Article 14/3b of the International Convention also stipulates that “Any person accused in a crime shall, at the time of adjudication of his case, enjoy in complete equality, the following minimum guaranties: (b) To be given sufficient time and facilities to prepare his defense, and to contact a lawyer of his own choice”. Article 11/1 of the International Declaration stipulates that “Any person accused of a crime is considered innocent until proven guilty by law in an open trial in which all the necessary guaranties are provides to him to defend himself”. However, all these guaranties are being wasted and disregarded, and the courts rule against any person accused in a political case without examining the confession or prosecution witnesses, especially secret detections and sources. Lawyers are not given the chance or the freedom to plead and submit their defenses to prove the innocence of their clients. Indeed, the courts never give preference to the principle of innocence and the doubt that is interpreted in favour of the accused. They don’t give the same weight to the denial witnesses as that given to the prosecution witnesses, namely, policemen. They don’t listen to the accused or his lawyers, and act as if they were an adversary of the accused and his attorney. This is what happened recently and led to the eviction of lawyers from the court when they objected to these practices.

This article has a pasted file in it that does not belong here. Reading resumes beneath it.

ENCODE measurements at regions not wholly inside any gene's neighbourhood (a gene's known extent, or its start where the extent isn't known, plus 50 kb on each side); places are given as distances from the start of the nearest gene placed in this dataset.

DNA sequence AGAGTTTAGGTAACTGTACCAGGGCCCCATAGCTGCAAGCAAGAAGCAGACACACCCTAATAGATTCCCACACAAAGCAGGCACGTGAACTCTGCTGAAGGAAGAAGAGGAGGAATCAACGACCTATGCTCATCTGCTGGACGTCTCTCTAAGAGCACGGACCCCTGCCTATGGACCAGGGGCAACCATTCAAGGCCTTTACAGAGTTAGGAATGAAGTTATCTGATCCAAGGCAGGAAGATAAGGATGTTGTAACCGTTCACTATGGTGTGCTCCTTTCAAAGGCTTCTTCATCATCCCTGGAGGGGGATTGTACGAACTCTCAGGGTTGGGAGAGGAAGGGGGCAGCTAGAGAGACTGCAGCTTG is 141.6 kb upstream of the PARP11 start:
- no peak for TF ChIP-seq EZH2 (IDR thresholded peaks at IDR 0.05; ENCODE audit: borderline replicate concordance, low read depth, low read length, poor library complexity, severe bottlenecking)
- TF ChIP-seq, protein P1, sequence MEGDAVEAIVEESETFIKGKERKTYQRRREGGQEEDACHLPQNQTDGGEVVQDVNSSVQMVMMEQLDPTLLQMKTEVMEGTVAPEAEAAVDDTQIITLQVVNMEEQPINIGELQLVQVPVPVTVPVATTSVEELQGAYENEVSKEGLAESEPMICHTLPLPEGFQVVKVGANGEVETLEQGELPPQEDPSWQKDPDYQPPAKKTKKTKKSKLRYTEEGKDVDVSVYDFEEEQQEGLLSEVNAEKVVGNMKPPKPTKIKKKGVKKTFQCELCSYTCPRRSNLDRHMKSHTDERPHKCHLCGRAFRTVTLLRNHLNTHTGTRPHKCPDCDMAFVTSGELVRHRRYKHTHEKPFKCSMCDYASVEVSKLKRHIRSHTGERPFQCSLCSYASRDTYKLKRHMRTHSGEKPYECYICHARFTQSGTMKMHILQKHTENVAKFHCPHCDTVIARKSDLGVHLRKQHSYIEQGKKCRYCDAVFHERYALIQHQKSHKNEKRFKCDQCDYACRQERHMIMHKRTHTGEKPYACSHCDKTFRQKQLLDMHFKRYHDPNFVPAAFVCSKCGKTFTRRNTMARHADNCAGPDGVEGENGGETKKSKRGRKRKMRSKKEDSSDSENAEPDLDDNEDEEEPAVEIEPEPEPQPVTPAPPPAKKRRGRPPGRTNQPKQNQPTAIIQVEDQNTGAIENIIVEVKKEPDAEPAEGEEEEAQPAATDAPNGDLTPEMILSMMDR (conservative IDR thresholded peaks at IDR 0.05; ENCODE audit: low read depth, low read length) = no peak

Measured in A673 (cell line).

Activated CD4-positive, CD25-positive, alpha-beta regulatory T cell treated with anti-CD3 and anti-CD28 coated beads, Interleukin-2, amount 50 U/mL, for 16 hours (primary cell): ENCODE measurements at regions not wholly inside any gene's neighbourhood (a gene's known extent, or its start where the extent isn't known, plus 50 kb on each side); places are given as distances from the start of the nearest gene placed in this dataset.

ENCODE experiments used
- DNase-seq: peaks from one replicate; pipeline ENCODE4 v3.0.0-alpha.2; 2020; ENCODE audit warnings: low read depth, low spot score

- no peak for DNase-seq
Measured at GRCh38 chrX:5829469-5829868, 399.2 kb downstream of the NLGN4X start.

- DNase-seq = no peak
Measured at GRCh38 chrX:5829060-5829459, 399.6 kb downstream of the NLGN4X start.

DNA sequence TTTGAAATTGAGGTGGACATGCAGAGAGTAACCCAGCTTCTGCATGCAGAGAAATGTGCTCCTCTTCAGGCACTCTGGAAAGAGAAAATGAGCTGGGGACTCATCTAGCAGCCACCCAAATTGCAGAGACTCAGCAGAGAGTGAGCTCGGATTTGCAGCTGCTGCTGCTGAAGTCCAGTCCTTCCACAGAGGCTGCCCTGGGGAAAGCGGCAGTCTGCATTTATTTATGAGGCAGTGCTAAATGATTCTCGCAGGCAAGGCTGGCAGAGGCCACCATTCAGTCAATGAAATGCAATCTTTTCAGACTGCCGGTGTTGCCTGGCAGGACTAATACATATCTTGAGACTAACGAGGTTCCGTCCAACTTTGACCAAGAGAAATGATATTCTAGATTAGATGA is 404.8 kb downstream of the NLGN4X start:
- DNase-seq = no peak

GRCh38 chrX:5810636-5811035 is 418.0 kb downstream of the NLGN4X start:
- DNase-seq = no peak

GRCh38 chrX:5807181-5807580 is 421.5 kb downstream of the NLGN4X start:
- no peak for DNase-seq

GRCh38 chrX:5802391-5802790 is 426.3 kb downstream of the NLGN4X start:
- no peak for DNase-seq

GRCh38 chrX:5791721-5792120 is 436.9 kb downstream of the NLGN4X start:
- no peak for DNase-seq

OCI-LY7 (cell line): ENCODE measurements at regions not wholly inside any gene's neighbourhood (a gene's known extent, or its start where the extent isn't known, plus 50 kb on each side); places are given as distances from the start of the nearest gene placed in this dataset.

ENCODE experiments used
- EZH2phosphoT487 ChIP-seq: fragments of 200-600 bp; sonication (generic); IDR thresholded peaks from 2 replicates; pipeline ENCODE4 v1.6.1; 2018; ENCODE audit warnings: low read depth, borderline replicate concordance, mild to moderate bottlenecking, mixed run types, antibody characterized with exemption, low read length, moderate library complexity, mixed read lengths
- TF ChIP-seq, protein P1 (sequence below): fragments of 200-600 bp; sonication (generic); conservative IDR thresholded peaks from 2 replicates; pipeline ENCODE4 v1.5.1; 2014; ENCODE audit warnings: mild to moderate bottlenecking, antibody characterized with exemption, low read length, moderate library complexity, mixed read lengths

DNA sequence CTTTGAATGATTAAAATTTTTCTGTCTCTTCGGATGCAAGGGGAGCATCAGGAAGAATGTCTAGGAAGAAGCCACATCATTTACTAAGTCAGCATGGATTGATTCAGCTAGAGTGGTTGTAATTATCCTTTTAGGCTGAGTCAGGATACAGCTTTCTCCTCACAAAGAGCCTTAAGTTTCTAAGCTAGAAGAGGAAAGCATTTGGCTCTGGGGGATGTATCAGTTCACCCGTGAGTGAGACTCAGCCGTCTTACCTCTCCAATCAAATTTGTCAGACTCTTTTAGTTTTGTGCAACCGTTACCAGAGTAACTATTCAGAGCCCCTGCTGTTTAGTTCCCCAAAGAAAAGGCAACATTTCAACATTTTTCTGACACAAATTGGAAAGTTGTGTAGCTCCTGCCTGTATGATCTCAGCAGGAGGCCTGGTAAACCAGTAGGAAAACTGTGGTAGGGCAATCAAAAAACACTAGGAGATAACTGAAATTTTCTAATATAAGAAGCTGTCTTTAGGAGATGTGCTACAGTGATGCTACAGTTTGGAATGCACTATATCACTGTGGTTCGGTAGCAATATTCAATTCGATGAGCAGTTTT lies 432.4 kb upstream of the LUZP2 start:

The freedom to plead is one of the basic criteria for the independence of the defense institution. The judge may not perform his task as required by the public interest without having the case elements spread before him. On the other hand individual rights may only be protected by providing protection for the party defending them, at least in expressing the credibility of these rights. Judges are the guardians of human rights, and they warrant compliance with the fair trial guaranties. They are also the ones who achieve justice for the oppressed, face oppression and oppressors, deter those who infringe on the rights guaranteed by law.

Bahrain Human Rights Observatory urges the Supreme Judiciary Council to stand up firmly in the face of penetration by the Executive Branch represented by the Executive Branch represented by the police into the courts of law against lawyers to the extent of preventing the lawyer from greeting his client when he meets him for the first time, or even preventing family members of the acussed, who are not allowed in to any court rooms, from greeting him. The Ministry of Justice has also put a glass barrier to isolate the accused from his attorney, prevent his contact with him, and any talk between them, and to deprive him of the right to consult lawyers, thereby placing another restriction on the lawyer’s right to have direct contact with his client as stipulated in Criminal Procedures Law where it states that (without prejudice to the right of the accused to always have contact with his defender without the presence of anybody).